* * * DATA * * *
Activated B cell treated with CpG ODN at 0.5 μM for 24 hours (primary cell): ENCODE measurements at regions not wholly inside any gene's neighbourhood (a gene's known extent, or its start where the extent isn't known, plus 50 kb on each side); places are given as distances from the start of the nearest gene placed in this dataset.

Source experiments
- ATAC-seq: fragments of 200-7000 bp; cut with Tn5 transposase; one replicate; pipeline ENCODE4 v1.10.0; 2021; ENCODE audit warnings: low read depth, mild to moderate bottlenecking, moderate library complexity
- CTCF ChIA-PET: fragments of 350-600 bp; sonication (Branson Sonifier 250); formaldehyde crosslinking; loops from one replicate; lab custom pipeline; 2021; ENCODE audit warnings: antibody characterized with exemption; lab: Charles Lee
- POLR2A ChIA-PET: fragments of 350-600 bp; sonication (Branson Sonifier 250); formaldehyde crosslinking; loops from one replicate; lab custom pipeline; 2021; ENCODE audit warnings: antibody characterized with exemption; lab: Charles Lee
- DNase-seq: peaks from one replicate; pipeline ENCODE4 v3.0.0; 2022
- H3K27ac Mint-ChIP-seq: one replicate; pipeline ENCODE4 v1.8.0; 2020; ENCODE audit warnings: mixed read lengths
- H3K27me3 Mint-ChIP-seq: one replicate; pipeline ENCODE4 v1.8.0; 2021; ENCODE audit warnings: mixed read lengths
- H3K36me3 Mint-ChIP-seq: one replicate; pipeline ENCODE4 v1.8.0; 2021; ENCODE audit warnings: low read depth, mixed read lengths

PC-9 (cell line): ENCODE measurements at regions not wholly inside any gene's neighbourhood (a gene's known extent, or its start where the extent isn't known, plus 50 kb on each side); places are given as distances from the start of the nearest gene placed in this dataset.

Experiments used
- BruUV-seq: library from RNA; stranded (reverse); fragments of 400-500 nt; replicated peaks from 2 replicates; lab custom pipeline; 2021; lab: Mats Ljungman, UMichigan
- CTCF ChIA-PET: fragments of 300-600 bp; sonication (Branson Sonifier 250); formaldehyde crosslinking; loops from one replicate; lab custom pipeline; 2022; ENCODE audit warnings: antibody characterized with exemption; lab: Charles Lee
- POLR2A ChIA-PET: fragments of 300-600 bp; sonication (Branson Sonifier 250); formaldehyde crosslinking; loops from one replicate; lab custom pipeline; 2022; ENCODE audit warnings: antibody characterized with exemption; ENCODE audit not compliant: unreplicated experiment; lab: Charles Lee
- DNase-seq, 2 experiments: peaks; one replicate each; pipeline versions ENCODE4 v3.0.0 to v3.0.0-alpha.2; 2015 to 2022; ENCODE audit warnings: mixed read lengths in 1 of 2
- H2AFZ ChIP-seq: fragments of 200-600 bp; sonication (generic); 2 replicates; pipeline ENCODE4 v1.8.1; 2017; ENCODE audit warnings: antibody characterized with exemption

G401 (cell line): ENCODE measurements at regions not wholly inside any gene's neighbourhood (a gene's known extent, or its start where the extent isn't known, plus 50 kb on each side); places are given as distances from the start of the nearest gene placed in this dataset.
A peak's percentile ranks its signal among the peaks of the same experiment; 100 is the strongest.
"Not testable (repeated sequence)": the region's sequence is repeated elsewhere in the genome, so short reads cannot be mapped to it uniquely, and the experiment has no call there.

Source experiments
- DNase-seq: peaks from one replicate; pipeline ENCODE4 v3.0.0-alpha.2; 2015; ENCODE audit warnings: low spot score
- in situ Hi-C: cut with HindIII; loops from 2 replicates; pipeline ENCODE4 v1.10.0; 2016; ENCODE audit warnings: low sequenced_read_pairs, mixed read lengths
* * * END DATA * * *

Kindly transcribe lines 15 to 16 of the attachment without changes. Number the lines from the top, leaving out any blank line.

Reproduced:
- DNase-seq, 2 experiments: peaks; one replicate each; pipeline versions ENCODE4 v3.0.0 to v3.0.0-alpha.2; 2015 to 2022; ENCODE audit warnings: mixed read lengths in 1 of 2
- H2AFZ ChIP-seq: fragments of 200-600 bp; sonication (generic); 2 replicates; pipeline ENCODE4 v1.8.1; 2017; ENCODE audit warnings: antibody characterized with exemption